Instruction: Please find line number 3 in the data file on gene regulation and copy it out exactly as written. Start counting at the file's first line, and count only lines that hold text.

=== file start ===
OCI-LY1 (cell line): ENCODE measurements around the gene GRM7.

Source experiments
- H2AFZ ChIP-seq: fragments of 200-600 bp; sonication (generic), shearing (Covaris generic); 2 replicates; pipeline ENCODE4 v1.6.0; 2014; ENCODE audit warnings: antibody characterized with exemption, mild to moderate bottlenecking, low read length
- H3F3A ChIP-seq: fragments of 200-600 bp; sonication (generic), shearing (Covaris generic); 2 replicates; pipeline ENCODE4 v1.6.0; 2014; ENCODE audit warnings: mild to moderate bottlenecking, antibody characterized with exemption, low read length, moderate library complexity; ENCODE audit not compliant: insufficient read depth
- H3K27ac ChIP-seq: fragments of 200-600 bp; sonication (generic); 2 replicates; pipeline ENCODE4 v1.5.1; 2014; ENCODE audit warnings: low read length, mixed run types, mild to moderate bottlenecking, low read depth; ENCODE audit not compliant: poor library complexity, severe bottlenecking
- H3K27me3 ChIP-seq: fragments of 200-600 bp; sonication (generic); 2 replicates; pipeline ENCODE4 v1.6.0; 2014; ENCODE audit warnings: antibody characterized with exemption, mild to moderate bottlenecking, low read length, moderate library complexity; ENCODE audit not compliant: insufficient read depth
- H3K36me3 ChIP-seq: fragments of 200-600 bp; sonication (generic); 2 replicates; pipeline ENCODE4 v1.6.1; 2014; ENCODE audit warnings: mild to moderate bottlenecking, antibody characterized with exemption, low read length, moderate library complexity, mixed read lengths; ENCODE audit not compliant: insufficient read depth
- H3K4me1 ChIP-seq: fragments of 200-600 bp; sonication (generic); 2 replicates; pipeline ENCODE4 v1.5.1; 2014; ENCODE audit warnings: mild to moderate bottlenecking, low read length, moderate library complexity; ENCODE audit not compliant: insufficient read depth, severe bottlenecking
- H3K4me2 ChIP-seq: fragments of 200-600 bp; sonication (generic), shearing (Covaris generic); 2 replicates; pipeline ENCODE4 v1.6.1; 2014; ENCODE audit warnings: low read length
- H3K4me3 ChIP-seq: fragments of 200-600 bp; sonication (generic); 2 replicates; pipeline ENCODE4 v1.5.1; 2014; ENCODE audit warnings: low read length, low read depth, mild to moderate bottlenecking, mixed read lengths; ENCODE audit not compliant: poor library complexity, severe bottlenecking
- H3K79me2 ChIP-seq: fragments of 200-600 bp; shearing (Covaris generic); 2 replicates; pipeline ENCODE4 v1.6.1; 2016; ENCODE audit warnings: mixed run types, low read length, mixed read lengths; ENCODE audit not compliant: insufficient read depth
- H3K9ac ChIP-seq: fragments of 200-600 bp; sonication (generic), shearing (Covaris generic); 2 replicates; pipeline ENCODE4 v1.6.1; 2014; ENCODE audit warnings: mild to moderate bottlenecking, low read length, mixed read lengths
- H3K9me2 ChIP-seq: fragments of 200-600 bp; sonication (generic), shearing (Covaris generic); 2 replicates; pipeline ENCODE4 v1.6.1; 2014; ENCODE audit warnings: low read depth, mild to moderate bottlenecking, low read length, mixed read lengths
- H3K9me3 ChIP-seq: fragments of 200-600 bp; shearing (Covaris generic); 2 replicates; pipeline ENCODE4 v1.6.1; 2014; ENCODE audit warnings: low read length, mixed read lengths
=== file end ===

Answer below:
- H2AFZ ChIP-seq: fragments of 200-600 bp; sonication (generic), shearing (Covaris generic); 2 replicates; pipeline ENCODE4 v1.6.0; 2014; ENCODE audit warnings: antibody characterized with exemption, mild to moderate bottlenecking, low read length